By Dean Close, Editor
District Court Judge Patrick Grady has issued his ruling in the well-publicized Vinton animal case, ordering most of the more than 700 animals seized from the home of Barbara Galkowski to remain in the official custody of Benton County, and under the care of two animal shelters.
In the ruling filed today, Judge Grady wrote, “The Court will allow the Galkowskis to retrieve no more than a total of ten rabbits and/or guinea pigs by February 16, 2018, from where they are housed. They will need to reimburse the shelters for their expenses for these animals prior to retrieving them. They may also claim their one turtle and three lizards.”
The rest of the animals will remain in the care of Benton County. The two shelters, the Cedar Valley Humane Society, and Wildthunder Wildlife Animal Rescue and Sanctuary, have until Feb. 18 to sell animals that can be sold. The ruling orders those not sold by Feb. 18 to be “destroyed as provided in Iowa Code §717B.4 (4).”
However, Preston Moore of the Humane Society, says, “We have no plans to euthanize these animals. We think we will be able to find homes for them.”
Tracy Belle of Wildthunder echoed Moore’s words, saying she would fight any order to destroy the animals.
The judge has given the county until April 1 to compile a total cost of removing and caring for the animals, and submit to the court. It also allows the sale of the animals in groups of no more than 10 at one time.
“This Court has no trouble concluding that the seized animals found at the Galkowski residence were neglected because, on the whole, they were not provided sufficient food or water,” Judge Grady wrote.
See the complete ruling here: 06061__CVCV009554_OROT_163860
The judge also referred to testimony concerning the mess and odors witnesses mentioned during the hearing.
“The evidence is overwhelming that the water in the bird cages was fetid due to the bird droppings, that the water provided to the guinea pigs and rabbits was ruined by feces and there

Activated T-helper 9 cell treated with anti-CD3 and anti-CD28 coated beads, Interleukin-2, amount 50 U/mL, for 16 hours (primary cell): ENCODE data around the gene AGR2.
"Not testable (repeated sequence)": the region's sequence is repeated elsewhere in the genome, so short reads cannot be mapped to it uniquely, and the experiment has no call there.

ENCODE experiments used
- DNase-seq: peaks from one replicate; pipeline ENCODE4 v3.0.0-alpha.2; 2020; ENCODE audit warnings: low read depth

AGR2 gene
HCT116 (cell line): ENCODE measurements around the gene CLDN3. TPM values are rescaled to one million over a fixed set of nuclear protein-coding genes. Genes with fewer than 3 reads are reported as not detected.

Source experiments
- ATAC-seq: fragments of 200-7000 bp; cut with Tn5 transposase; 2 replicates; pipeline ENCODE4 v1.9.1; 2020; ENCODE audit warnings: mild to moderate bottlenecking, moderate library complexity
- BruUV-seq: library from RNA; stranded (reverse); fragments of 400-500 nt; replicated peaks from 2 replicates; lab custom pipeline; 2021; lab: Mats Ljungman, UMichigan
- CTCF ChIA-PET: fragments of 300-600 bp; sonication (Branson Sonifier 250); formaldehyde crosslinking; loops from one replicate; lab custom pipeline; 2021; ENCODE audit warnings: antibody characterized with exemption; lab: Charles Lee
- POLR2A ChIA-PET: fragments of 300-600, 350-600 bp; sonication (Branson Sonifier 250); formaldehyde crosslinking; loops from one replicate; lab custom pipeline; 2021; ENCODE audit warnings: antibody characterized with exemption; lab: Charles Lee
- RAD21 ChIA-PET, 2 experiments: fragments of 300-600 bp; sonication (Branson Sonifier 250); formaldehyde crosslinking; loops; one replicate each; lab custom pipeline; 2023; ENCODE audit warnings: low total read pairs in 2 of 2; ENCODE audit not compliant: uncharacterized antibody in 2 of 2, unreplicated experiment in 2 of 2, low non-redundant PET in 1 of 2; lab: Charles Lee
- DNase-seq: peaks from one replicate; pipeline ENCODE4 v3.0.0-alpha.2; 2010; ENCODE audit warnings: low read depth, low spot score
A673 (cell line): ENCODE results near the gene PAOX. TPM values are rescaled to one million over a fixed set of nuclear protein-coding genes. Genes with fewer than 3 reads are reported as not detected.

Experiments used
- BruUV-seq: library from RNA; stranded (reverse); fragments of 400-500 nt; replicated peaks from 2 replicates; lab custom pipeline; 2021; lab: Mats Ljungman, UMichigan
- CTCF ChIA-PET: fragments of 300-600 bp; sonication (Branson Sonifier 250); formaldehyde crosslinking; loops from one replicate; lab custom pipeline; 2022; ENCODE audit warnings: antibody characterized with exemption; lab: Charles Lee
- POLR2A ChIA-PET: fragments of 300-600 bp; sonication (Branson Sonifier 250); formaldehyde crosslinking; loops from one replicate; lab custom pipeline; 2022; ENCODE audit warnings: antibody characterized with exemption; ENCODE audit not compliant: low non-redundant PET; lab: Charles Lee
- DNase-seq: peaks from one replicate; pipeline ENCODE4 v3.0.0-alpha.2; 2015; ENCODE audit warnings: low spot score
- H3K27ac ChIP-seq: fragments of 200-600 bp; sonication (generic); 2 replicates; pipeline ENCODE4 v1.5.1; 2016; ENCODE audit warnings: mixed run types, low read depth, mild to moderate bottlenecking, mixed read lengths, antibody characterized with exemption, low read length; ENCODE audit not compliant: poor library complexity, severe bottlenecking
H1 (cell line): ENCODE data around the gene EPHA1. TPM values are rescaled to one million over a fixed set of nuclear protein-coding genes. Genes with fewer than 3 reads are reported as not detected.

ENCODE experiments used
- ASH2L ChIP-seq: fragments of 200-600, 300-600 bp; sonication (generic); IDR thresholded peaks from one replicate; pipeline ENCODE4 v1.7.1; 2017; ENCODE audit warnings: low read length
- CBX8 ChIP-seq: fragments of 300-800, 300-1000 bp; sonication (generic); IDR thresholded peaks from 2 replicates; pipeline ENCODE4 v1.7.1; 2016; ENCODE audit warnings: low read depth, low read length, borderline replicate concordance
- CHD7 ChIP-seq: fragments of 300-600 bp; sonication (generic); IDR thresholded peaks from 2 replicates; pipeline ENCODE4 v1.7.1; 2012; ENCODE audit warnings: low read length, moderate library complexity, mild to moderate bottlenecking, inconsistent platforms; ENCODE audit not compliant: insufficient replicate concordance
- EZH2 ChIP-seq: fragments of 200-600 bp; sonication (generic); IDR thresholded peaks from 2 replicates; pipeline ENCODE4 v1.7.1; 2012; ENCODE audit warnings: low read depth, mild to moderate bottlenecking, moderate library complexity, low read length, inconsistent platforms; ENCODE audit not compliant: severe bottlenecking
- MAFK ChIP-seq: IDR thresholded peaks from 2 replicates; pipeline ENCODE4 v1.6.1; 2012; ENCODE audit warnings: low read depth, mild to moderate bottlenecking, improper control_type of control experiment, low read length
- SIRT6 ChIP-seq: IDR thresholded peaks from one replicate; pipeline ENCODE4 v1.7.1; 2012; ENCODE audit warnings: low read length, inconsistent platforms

was not nearly enough food for the animals to survive. The fact that, due to the numbers, the Galkowskis were unable to provide proper feeding or watering containers or properly heated
premises to keep the water from freezing underscores Barbara’s admission that she was overwhelmed by the situation,” Grady wrote. “Moreover, the filth and stench in the home belies her claim that she and the children were going to be able to adequately clean the premises that day when little had been done by 11:00 a.m. when authorities arrived and the human living area itself appeared to be in shambles.”
While acknowledging Galkowski’s good intentions, Grady concluded: “While it may be true that Barbara and her family were motivated by the best of intentions, the statute only requires that the Court finds that the animals were neglected and they were in her care. At best, she took on a responsibility she could not shoulder and the duties placed upon Benton County and this Court became clear. This Court finds that the animals seized from the Galkowskis were neglected within the meaning of Iowa Code §717B.3.”
Benton County Attorney David Thompson said, “This case resulted in the removal of approximately 700 neglected animals from the Galkowsi residence in Vinton Iowa. The animals in question now total over 800. Benton County would like to thank the efforts of the Vinton Police Department, the Cedar Valley Humane Society, Wild Thunder Rescue, Dr. Leigh Ennen, and countless volunteers who made this large scale rescue a tremendous success. The Court’s ruling identified up to 14 animals that the Galkowki’s may reclaim. The County will now move forward on providing detailed invoices for the cost of seizing, caring for, and preserving of the animals in question.”